FORT WAYNE, Ind. (WANE) – Ian Rolland, perhaps the definition of a pillar of society, died Saturday morning.
He was 84.
Rolland retired from Lincoln National in 1998 as chairman after having spent more than 40 years at the company. He served in the top job for more than two decades. His passion for Lincoln and Fort Wayne kept the company’s headquarters in the Summit City until they eventually relocated in 1999 to Philadelphia.
Rolland’s perhaps greatest mark on Fort Wayne was his pursuit of racial balance within Fort Wayne Community Schools.
With legal action, Rolland helped form the Parents for Quality Education with Integration. In the 1980s, the U.S Department of Education said FWCS’ elementary schools were racially imbalanced.
Rolland and the foundation at Lincoln National helped pay the legal bill and in 1994 the lawsuit was settled by the state for nearly $13 million.
Steve Corona, the FWCS board president during those tense times remembers how heated Rolland would get.
“There was some conversations and meetings I was a part of that Ian got pretty hot and it was a side that I had never seen of him,” Corona said. “He was always very calm and under control. He lost his cool in this meeting simply because there was no compromise. There was no give by the superintendent at the time to try to work this out. Ian was pretty upset, but he was a fighter and it really goes to the heart of who he was in representing the little guy, the poor, the minorities in this community that weren’t getting a fair shake.”
In the 1990s, Rolland was instrumental in leading the funding drive and collecting money for Headwaters Park.
Rolland and his wife Mimi were also big supporters of the arts. Most notably, their donation to the University of Saint Francis helped spur the Mimi and Ian Rolland Art and Visual Communication Center.
Rolland was also instrumental in supporting a local AIDS Task Force among numerous other projects in and around Fort Wayne.
Mayor Tom Henry (D-Fort Wayne) issued a statement Saturday afternoon:
My thoughts and prayers are with Ian Rolland’s family. Ian was a champion for many successful causes in Fort Wayne from desegregation to family values. His leadership, professionalism and kindness were unmatched. He was intelligent, articulate and a true servant leader. We lost a true hero today. Our City is a better place in many ways due to Ian. He will be missed.
In 2008, Rolland and Mimi were awarded the Red Cross Local Humanitarian Award. They were the first to receive the award. In 1998, Rolland was named Business Leader of the Year by the Indiana Chamber of Commerce. In 2012, Rolland was award the Sachem Award, the highest award in the state. He is a member of the Indiana Conservation Hall of Fame.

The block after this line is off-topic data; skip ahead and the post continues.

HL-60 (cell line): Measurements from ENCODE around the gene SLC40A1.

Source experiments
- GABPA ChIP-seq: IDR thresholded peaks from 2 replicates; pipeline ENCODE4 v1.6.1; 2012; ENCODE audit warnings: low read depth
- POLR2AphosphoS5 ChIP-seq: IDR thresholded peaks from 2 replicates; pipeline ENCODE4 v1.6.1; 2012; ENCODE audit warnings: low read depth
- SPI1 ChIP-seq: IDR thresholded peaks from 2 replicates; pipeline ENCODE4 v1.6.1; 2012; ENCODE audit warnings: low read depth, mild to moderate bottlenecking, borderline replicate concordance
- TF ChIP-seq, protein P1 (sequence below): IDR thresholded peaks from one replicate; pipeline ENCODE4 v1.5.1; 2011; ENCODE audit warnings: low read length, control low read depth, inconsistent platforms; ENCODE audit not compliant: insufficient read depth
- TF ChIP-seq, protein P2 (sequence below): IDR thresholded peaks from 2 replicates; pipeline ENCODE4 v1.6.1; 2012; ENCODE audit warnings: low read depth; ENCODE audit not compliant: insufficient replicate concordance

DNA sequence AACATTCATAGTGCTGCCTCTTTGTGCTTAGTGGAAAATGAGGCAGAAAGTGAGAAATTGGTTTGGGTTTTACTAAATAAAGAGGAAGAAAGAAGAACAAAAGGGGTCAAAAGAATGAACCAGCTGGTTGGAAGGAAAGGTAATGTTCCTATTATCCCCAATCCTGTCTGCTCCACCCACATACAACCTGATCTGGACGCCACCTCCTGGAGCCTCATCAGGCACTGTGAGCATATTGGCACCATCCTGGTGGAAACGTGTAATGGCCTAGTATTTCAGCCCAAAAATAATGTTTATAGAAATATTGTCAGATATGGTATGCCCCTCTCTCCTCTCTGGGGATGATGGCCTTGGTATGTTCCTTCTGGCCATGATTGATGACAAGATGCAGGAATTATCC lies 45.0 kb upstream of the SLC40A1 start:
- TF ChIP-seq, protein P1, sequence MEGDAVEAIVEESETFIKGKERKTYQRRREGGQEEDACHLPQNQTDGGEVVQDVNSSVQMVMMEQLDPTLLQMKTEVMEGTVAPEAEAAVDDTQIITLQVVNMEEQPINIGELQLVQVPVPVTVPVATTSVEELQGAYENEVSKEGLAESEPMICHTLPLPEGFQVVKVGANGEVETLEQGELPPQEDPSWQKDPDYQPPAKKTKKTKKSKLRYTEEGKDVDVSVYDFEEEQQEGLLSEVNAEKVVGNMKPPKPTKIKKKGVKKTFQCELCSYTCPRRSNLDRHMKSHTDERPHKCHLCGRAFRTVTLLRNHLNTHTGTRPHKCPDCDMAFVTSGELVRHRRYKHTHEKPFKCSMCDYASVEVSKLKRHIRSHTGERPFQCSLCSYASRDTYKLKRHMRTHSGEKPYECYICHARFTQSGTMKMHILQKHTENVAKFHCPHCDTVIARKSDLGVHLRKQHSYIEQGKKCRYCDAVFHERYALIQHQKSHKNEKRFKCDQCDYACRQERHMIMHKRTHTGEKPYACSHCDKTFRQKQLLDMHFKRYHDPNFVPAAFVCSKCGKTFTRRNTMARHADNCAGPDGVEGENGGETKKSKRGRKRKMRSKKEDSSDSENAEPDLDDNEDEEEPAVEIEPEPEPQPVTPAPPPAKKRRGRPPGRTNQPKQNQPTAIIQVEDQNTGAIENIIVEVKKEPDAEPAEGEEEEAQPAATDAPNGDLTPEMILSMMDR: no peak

Gov. Eric Holcomb (R-IN) also issued a statement Saturday:
Ian Rolland was among the most talented businessmen Indiana has ever been able to call its own. His caring and generous spirit, his community leadership, and his work for educational equality define true civic virtue. All throughout his life, Ian was recognized for his integrity and actions that improved not just the lives of those in northeast Indiana, but our entire state. His passing is a great loss, and Janet and I extend our sincere condolences to the Rolland family and the entire Fort Wayne community.
Congressman Jim Banks (R-IN3) tweeted Saturday, “Ian Rolland is a Fort Wayne legend who helped shape our region for generations to come. RIP.”
Former Fort Wayne Mayor Paul Helmke said, “Ian helped make Fort Wayne the city it is today – growing, inclusive, supportive of the arts, and with a vibrant downtown. I’ll miss him.”
Rolland was born in 1933 to Florence Hunte and David Rolland. He is survived by his wife Mimi, three daughters; Cheri, Carol, and Sara, and two sons; Lawrence and Robert.
Funeral arrangements are as follows, provided by D.O. McComb and Sons:
- Celebration of Life
Friday July 7, 12p-8p – Turnstone Center, 3320 North Clinton Street
Saturday July 8, 1p-2p – Turnstone Center, 3320 North Clinton Street
Saturday July 8, 2p – Turnstone Center, 3320 North Clniton Street